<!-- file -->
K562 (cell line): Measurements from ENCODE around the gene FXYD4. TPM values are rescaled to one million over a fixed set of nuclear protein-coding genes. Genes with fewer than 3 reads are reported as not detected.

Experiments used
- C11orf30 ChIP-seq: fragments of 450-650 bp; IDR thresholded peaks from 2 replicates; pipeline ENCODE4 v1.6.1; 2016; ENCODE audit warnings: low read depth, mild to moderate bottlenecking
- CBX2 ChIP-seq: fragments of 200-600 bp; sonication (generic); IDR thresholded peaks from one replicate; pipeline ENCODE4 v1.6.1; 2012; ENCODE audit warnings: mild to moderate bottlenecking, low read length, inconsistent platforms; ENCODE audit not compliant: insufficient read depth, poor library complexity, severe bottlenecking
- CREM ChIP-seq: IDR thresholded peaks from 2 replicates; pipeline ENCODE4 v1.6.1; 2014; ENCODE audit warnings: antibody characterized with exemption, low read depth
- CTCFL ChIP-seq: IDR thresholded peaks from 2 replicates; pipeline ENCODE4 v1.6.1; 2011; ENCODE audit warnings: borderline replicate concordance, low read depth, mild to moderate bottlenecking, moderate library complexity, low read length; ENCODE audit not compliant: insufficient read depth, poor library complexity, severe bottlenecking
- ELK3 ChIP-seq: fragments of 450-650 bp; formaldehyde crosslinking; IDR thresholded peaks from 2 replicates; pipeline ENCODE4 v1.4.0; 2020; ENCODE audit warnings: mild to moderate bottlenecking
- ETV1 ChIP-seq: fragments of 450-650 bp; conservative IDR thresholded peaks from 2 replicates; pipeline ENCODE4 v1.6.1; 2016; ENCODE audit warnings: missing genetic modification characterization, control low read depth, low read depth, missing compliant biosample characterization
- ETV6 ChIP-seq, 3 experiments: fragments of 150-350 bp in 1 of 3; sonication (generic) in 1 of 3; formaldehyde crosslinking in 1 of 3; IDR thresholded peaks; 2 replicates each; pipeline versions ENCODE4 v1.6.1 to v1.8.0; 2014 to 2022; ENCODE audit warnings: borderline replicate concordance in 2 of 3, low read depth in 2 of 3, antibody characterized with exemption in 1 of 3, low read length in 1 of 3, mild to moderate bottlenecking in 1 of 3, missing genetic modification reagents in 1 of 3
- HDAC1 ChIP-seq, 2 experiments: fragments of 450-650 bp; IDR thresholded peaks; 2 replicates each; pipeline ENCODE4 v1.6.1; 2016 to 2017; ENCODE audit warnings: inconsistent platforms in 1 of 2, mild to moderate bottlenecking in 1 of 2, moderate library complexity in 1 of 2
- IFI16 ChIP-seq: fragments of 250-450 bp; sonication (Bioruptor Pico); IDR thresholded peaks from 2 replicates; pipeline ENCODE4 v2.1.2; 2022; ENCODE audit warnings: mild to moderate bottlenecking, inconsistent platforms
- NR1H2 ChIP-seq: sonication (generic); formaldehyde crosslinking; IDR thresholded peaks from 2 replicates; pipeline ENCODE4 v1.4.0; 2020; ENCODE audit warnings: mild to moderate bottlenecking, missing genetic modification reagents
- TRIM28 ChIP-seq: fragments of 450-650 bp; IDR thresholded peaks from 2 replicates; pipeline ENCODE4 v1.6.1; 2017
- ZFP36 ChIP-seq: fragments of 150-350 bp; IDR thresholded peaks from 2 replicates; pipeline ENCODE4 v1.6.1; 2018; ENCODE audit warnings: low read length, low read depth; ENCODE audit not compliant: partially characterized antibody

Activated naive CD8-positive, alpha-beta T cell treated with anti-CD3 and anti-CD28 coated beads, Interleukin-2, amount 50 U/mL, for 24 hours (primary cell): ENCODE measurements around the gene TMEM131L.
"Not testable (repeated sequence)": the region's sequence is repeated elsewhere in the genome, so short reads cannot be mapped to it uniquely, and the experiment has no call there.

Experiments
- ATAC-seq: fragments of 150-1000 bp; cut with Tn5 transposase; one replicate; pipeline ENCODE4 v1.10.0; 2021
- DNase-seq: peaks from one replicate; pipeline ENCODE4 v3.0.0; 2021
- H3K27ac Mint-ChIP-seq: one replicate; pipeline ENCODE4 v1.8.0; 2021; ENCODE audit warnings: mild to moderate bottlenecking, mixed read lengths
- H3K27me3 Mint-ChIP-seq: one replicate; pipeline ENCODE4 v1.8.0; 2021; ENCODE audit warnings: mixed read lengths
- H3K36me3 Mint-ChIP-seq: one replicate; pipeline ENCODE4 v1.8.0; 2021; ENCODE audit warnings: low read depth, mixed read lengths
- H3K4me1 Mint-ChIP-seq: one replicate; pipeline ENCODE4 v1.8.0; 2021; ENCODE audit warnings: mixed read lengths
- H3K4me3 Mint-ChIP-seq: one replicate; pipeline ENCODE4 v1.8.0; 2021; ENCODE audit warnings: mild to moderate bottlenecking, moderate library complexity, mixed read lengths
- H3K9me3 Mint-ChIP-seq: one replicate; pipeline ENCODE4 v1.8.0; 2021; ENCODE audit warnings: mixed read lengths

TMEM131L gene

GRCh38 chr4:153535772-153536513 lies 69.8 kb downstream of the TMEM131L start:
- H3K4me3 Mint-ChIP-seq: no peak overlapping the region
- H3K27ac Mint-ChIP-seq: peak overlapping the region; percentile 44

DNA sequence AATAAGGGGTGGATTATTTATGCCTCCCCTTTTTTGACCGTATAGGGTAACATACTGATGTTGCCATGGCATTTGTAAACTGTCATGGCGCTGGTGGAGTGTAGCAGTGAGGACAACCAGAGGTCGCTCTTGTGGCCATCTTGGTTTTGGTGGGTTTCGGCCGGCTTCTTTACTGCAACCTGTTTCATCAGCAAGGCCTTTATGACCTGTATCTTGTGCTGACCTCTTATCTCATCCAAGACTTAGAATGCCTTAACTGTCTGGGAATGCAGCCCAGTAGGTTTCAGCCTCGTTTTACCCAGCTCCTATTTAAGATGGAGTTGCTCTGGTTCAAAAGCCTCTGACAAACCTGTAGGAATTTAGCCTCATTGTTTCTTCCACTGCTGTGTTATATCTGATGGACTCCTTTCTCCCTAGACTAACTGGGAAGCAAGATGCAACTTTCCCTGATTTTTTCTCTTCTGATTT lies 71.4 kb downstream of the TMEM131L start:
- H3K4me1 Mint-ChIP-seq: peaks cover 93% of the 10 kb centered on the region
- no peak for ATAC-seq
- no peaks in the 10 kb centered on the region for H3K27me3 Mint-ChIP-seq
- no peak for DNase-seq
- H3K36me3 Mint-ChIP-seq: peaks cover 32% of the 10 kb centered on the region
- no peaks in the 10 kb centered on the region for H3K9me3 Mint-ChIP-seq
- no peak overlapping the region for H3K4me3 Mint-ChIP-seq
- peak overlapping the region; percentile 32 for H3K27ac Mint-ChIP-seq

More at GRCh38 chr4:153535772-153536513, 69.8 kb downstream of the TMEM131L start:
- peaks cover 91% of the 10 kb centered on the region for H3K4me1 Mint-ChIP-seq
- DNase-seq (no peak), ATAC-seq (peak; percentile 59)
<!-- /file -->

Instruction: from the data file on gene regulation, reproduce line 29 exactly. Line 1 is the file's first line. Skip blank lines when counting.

- H3K27ac Mint-ChIP-seq: peak overlapping the region; percentile 44